Another situation where passing many formulas to ltl2tgba is useful is in combination with the --stats=FORMAT option. This option will output statistics about the translated automata instead of the automata themselves. The FORMAT string should indicate which statistics should be output, and how they should be output using the following sequence of characters (other characters are output as-is):

%<                         the part of the line before the formula if it
%>                         the part of the line after the formula if it comes
%%                         a single %
%a                         number of acceptance sets
%c, %[LETTERS]c            number of SCCs; you may filter the SCCs to count
%d                         1 if the output is deterministic, 0 otherwise
%e                         number of reachable edges
%f                         the formula, in Spot's syntax
%F                         name of the input file
%g                         acceptance condition (in HOA syntax)
%h                         the automaton in HOA format on a single line (use
%[opt]h to specify additional options as in
%L                         location in the input file
%m                         name of the automaton
%n                         number of nondeterministic states in output
%p                         1 if the output is complete, 0 otherwise
%r                         wall-clock time elapsed in seconds (excluding
%R, %[LETTERS]R            CPU time (excluding parsing), in seconds; Add
%s                         number of reachable states
%t                         number of reachable transitions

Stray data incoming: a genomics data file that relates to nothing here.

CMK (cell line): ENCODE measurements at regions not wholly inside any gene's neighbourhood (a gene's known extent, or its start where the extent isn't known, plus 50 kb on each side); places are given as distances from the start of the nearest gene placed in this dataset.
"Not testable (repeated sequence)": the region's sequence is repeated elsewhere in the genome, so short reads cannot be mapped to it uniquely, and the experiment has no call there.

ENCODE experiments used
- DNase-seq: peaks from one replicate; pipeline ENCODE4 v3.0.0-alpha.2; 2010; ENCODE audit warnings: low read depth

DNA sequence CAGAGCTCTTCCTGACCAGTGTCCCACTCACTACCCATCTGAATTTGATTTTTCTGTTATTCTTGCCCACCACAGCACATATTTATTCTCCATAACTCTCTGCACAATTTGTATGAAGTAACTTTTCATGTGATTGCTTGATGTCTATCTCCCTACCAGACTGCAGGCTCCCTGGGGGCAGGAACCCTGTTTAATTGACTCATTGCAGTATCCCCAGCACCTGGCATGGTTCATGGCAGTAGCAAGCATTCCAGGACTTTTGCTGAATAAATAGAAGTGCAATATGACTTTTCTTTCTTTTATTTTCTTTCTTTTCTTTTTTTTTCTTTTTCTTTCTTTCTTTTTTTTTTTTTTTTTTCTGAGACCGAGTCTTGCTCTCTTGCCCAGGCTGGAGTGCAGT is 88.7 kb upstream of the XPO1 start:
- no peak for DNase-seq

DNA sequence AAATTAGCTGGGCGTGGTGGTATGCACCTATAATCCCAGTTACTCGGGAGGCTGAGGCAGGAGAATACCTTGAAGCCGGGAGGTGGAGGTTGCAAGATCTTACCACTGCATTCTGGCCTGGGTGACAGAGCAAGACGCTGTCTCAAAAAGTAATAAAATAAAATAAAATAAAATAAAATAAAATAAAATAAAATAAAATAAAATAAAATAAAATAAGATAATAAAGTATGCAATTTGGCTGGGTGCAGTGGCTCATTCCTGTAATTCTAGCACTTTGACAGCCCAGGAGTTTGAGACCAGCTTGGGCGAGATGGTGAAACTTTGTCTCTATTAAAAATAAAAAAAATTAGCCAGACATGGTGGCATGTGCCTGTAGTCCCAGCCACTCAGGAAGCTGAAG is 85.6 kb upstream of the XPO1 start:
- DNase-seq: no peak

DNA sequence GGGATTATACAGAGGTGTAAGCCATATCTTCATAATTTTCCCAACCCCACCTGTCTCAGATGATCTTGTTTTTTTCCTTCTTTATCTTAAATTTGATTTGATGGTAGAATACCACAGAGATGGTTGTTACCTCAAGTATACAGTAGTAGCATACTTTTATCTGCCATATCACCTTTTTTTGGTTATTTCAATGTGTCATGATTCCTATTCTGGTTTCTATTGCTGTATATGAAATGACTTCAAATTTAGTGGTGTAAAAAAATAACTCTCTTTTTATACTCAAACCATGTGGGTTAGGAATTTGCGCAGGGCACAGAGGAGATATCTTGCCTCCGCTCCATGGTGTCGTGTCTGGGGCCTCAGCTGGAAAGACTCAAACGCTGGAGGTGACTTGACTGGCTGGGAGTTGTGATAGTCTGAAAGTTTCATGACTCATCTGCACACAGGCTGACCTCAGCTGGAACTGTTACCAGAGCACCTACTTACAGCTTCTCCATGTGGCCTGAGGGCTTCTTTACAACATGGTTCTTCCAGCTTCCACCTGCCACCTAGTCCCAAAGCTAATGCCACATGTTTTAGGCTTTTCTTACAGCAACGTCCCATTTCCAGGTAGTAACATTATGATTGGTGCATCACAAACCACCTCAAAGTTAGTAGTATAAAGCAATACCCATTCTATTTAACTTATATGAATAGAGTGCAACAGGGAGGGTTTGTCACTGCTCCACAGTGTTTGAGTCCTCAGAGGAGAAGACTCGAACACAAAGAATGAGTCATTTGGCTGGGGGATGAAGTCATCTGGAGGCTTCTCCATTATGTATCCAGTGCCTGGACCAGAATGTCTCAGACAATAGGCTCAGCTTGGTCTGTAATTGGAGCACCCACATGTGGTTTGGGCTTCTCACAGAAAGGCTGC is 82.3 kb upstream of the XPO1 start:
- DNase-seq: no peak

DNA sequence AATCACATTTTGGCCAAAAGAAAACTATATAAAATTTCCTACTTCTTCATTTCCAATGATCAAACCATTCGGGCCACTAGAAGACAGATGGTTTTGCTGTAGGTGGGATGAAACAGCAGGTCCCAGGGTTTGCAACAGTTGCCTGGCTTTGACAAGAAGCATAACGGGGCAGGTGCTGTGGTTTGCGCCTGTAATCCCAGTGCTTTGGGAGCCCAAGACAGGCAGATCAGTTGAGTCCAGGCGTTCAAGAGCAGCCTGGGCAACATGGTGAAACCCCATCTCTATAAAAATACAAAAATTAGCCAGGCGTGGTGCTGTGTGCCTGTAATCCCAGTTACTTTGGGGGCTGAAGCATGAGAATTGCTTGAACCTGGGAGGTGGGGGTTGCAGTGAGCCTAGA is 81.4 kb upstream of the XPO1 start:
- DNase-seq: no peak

%w                         one word accepted by the output automaton
%x, %[LETTERS]x            number of atomic propositions declared in the


For instance we can study the size of the automata generated for the right-nested U formulas as follows:

genltl --u-right=1..8 | ltl2tgba --stats '%s states and %e edges for "%f"'

2 states and 2 edges for "p1"
2 states and 3 edges for "p1 U p2"
3 states and 6 edges for "p1 U (p2 U p3)"
4 states and 10 edges for "p1 U (p2 U (p3 U p4))"
5 states and 15 edges for "p1 U (p2 U (p3 U (p4 U p5)))"
6 states and 21 edges for "p1 U (p2 U (p3 U (p4 U (p5 U p6))))"
7 states and 28 edges for "p1 U (p2 U (p3 U (p4 U (p5 U (p6 U p7)))))"
8 states and 36 edges for "p1 U (p2 U (p3 U (p4 U (p5 U (p6 U (p7 U p8))))))"


Note that because no formula have been passed as argument to ltl2tgba, it defaulted to reading them from standard input. Such a behaviour can be requested explicitly with -F - if needed (e.g., to read from standard input in addition to processing other formula supplied with -f).

When computing the size of an automaton, we distinguish transitions and edges. An edge between two states is labeled by a Boolean formula and may in fact represent several transitions labeled by compatible Boolean assignment.

For instance if the atomic propositions are x and y, an edge labeled by the formula !x actually represents two transitions labeled respectively with !x&y and !x&!y.

Two automata with the same structures (states and edges) but differing labels, may have a different count of transitions, e.g., if one has more restricted labels.

## Building Monitors

In addition to TGBA and BA, ltl2tgba can output monitor using the -M option. These are finite automata that accept all prefixes of a formula. The idea is that you can use these automata to monitor a system as it is running, and report a violation as soon as no compatible outgoing transition exist.

ltl2tgba -M may output non-deterministic monitors while ltl2tgba -MD (short for --monitor --deterministic) will output the minimal deterministic monitor for the given formula.

ltl2tgba -M '(Xa & Fb) | Gc' -d

ltl2tgba -MD '(Xa & Fb) | Gc' -d


Because they accept all finite executions that could be extended to match the formula, monitor cannot be used to check for eventualities such as F(a): indeed, any finite execution can be extended to match F(a).

For more discussion and examples about monitor, see also our separate page showing how to build them in Python and C++.

Because Monitors accept every recognized run (in other words, they only reject words that are not recognized), it makes little sense to use option -C to request complete monitors. If uou combine -C with -M, the result will output as a Büchi automaton if (and only if) a sink state had to be added. For instance, here is the "complete" version of the previous monitor.

ltl2tgba -C -M -D '(Xa & Fb) | Gc' -d